07 Jun HPV Oropharyngeal Cancer: Reduced Dose ChemoRadiation Linked to Better 5 Year Quality of Life
MedicalResearch.com Interview with:
Mai Takahashi MD MPH
Mount Sinai Beth Israel – Resident Physician
New York, New York
MedicalResearch.com: What is the background for this study?
The incidence of head and neck cancer had been significantly increasing in North America and Europe driven by Human Papillomavirus-related cancer (HPV OPC) which account for more than 60% of total oropharyngeal cancer cases. Compared to environmentally related oropharyngeal cancer, the HPV OPC patient population is generally younger and has a much better prognosis. However, they will suffer from long-term deteriorations in quality of life (QoL) and the declines associated with treatment intensity. Hence multiple studies have focused on de-intensification therapy with reduced dose chemoradiotherapy (CRT).
MedicalResearch.com: What are the main findings?
Response: We assessed QoL in patients with locally advanced HPV OPC with poor prognostic features receiving reduced dose CRT versus standard dose CRT after induction chemotherapy. Our study demonstrated greater improvements in patient-reported QoL in the reduced CRT group at 5 years follow-up. Furthermore, patients treated with reduced dose CRT had comparable 5 year-progression free survival/overall survival to standard dose CRT arm.
MedicalResearch.com: What should readers take away from your report?
Response: Radiation is the major cause of early acute and late chronic symptomatic effects in HPV OPC patients. This study supports the notion that reduced dose CRT after induction chemotherapy may help improving long-term consequences and quality of life of patients with locally advanced HPV OPC with poor prognostic features, while maintaining survival.
MedicalResearch.com: What recommendations do you have for future research as a result of this work?
Response: Our findings point to a necessity of a larger cooperative randomized to trials to validate regimens with reduced dose radiation therapy for locally advanced HPV OPC as a standard of care.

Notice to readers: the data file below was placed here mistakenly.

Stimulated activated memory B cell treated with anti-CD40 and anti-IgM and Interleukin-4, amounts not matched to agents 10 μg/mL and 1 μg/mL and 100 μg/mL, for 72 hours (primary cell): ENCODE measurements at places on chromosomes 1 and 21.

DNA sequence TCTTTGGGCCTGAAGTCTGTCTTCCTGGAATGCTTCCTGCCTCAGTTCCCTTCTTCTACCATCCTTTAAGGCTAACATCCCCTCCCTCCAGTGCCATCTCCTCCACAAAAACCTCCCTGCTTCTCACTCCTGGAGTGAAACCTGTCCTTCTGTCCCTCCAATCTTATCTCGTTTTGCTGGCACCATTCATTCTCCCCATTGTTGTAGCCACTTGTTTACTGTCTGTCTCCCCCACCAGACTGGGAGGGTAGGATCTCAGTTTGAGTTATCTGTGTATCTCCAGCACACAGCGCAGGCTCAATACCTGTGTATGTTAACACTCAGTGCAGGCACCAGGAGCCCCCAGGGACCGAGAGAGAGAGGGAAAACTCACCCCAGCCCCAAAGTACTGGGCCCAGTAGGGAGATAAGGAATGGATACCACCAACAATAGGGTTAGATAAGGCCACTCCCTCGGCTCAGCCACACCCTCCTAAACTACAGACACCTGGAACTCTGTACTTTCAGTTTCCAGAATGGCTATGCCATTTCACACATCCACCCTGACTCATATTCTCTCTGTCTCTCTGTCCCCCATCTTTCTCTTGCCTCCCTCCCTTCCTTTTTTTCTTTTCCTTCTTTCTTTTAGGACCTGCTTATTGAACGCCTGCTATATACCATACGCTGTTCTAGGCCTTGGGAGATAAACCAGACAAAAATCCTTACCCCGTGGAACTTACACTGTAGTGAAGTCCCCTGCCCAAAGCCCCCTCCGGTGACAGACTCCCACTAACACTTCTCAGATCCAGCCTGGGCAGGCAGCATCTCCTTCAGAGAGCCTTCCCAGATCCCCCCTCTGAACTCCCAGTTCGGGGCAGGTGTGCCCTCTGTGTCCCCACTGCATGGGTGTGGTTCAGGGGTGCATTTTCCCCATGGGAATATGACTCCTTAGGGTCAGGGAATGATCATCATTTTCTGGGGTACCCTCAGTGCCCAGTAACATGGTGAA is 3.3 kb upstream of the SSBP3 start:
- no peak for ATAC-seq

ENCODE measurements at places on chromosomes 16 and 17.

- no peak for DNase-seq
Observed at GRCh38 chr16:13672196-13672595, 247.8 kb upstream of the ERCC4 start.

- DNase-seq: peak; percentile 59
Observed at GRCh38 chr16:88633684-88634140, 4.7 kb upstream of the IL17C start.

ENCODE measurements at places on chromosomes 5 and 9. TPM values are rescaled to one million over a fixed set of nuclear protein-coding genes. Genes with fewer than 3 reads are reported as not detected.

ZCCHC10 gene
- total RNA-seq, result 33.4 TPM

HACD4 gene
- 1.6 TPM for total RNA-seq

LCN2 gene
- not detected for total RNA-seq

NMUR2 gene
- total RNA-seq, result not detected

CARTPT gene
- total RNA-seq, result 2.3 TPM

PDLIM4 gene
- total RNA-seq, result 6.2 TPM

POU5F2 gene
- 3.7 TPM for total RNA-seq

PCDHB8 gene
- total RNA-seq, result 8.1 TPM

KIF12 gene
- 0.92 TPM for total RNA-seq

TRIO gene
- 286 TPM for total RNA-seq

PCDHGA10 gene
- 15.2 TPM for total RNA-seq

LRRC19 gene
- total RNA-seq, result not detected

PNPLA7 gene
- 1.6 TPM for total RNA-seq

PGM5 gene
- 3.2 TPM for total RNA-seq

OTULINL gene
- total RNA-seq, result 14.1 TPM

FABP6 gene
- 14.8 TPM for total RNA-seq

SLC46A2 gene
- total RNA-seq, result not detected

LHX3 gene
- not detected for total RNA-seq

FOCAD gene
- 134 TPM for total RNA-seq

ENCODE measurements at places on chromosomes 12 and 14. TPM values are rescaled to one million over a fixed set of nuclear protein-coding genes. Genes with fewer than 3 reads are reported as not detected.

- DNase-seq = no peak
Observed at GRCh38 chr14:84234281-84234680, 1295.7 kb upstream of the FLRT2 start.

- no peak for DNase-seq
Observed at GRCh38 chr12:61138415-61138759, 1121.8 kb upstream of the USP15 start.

MedicalResearch.com: Is there anything else you would like to add?
Response: Recently the importance of evaluating QoL has been increasingly recognized, however this field of research has had continued challenges. As is the nature of QoL assessment, our study also had methodological limitations including possible reporting bias and insufficient completion rates. Despite these limitations, a significant degree of impact in long-term effects of reduced dose CRT was identified.
The study was conducted with the efforts of our multi-disciplinary team from the Tisch Cancer Institute, the Icahn School of Medicine at Mount Sinai.
Abstract 6062: Quality of life analysis of HPV-positive oropharyngeal cancer patients in arandomized trial of reduced-dose (rdCRT) versus standard (sdCRT) chemoradiotherapy: 5-year follow-up
Mai Takahashi, Michael Hwang, Krzysztof Misiukiewicz, Richard Lorne Bakst, Brett A. Miles, Vishal Gupta, Marcelo Raul Bonomi, Sonam Sharma, John Botzler, Eric Michael Genden, Erin Moshier, Isaiah Selkridge, Marshall R. Posner; Harvard University T H Chan School of Public Health, Boston, MA; New Jersey Medical School, Middletown, NJ; Hematology and Medical Oncology, Icahn School of Medicine at Mount Sinai, New York, NY; Icahn School of Medicine at Mount Sinai, Tisch Cancer Institute, New York, NY; Department of Otolaryngology, Mount Sinai Medical Center, New York, NY; Mount Sinai School of Medicine, New York, NY; The Ohio State University, Columbus, OH; Mount Sinai Hospital, New York, NY; Mount Sinai, New York, NY; Icahn School of Medicine at Mount Sinai, New York, NY
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